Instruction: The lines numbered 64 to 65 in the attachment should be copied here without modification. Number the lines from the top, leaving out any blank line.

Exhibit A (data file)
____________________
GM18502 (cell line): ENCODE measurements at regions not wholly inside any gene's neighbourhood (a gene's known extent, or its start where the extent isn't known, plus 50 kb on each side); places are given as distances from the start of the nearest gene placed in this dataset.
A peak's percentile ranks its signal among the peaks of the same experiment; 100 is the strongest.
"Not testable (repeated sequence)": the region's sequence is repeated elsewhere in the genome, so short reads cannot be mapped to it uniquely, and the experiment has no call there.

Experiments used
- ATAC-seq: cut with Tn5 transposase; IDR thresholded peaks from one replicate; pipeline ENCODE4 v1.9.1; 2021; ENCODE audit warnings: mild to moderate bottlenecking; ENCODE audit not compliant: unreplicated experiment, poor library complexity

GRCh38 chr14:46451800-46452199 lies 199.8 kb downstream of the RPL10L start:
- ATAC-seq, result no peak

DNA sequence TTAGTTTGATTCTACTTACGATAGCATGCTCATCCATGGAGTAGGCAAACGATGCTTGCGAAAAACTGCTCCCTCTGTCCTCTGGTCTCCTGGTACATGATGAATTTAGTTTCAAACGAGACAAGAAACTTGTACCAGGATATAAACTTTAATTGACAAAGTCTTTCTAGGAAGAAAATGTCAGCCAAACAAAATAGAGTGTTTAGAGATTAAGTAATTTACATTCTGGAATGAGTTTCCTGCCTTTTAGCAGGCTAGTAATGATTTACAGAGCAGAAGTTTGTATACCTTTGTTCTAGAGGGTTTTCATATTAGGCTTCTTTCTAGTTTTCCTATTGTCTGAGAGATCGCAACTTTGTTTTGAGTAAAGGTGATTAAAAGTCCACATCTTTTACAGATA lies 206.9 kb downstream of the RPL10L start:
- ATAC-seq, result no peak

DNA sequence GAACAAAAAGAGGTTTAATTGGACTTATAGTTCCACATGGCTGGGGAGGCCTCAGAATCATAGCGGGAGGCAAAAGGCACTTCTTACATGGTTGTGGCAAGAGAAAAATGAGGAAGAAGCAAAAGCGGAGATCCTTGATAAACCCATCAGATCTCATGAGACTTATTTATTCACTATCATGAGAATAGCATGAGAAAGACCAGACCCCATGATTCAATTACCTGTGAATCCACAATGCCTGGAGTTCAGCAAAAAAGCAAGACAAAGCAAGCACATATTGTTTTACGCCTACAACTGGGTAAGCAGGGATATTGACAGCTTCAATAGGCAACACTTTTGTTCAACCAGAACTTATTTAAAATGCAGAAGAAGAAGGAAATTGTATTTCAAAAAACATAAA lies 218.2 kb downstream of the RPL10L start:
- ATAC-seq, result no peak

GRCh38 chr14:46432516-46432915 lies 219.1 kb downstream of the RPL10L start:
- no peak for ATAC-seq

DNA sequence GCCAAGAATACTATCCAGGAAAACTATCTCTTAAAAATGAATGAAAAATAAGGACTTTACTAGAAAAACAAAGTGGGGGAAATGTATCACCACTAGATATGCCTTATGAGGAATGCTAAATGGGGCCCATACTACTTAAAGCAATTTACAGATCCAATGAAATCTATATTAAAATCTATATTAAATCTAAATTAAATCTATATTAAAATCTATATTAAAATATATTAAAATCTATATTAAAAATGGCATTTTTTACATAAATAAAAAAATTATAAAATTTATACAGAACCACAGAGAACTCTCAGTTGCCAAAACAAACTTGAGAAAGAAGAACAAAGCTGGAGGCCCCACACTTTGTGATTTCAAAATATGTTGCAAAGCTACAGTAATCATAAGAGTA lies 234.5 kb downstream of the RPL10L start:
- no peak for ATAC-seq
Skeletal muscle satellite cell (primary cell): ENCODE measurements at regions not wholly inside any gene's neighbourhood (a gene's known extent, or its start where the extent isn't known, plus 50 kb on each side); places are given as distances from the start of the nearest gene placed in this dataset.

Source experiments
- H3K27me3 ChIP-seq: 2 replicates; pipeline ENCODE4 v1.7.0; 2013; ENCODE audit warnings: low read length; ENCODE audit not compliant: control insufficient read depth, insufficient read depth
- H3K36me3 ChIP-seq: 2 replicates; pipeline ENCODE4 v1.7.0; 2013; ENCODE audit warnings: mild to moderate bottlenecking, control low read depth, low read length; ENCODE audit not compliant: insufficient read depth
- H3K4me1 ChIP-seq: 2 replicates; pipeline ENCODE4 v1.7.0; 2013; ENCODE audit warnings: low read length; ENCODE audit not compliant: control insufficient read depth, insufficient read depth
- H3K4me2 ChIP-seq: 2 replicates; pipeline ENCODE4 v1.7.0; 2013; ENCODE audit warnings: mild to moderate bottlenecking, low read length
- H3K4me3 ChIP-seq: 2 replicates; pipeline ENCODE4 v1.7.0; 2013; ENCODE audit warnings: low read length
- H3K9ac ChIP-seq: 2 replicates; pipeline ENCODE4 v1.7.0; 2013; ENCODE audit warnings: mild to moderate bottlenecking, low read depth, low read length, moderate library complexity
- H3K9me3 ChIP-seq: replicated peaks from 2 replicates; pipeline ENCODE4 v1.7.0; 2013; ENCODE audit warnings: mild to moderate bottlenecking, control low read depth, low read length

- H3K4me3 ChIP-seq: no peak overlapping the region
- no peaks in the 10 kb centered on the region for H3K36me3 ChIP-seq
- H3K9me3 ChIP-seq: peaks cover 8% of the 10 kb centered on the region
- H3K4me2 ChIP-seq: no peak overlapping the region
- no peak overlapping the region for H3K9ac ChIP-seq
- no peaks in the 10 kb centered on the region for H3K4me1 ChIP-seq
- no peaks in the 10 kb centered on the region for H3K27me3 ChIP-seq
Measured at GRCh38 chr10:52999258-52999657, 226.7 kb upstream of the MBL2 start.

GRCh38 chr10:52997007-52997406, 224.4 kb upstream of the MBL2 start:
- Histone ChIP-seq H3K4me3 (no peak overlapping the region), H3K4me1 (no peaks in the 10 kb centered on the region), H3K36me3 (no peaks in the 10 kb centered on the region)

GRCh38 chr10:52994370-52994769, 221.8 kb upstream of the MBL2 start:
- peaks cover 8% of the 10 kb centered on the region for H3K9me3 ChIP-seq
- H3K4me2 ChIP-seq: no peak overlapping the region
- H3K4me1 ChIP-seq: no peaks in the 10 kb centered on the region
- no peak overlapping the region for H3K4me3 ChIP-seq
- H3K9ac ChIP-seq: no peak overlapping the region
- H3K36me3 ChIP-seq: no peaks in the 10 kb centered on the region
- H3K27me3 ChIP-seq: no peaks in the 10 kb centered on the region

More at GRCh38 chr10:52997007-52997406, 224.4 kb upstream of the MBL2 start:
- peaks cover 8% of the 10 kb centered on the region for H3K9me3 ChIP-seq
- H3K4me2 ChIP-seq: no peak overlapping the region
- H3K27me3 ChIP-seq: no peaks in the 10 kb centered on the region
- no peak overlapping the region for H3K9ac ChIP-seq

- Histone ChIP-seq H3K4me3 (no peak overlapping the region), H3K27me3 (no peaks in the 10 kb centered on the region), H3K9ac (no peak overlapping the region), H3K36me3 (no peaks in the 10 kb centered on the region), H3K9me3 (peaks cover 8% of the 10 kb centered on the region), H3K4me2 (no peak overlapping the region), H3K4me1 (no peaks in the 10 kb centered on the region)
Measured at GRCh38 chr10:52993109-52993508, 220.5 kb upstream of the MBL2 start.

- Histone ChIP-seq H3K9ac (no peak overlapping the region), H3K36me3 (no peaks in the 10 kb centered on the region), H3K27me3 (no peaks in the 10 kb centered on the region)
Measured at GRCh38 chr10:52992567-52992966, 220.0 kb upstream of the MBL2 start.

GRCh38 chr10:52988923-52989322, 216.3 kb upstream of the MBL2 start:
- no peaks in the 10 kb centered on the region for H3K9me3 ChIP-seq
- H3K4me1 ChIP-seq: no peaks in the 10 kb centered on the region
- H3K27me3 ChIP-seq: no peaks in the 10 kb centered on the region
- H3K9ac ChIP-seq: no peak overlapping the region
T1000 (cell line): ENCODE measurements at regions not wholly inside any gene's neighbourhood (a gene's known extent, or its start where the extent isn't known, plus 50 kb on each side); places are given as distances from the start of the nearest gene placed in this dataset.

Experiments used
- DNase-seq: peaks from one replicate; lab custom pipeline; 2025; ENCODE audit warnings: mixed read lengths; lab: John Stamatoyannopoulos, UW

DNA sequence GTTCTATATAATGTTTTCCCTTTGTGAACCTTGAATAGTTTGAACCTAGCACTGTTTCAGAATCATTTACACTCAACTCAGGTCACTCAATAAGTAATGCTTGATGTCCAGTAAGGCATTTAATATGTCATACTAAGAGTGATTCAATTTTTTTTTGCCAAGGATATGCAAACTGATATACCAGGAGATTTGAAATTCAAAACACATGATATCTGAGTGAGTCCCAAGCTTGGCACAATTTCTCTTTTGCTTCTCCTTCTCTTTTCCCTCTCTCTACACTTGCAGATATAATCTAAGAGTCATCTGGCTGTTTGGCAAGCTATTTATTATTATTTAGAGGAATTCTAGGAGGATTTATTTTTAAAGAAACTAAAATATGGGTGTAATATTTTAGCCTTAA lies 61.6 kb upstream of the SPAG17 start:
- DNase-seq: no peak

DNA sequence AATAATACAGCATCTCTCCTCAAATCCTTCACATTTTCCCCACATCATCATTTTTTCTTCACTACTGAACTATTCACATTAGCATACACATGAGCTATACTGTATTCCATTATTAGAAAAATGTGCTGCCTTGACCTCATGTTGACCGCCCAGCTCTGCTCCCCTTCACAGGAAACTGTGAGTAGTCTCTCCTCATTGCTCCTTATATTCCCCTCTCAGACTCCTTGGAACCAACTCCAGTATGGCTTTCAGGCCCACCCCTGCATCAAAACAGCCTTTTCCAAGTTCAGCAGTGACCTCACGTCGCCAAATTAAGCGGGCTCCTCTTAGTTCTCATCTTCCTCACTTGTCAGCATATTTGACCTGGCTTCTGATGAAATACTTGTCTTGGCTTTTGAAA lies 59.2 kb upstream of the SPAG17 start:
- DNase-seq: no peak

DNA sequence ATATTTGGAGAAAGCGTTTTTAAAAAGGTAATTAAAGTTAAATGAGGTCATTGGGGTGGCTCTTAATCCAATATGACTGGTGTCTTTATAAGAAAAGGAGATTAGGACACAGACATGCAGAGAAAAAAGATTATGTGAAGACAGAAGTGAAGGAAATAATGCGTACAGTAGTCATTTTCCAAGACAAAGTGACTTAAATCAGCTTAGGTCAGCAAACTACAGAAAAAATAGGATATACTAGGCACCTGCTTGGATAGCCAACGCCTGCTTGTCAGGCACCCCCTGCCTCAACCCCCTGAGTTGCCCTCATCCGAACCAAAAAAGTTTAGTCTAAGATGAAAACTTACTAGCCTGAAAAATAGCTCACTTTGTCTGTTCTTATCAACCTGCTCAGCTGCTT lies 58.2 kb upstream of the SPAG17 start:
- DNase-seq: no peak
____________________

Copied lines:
DNA sequence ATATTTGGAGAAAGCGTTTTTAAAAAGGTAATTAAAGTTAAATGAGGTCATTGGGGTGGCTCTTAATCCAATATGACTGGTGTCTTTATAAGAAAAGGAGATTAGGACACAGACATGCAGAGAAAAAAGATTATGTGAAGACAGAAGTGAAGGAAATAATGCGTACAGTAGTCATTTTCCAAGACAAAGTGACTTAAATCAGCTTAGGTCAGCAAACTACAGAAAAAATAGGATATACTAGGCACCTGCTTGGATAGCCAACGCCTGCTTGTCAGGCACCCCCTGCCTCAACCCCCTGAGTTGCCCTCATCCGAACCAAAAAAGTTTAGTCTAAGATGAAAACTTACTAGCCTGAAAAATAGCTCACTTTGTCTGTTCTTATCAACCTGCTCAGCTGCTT lies 58.2 kb upstream of the SPAG17 start:
- DNase-seq: no peak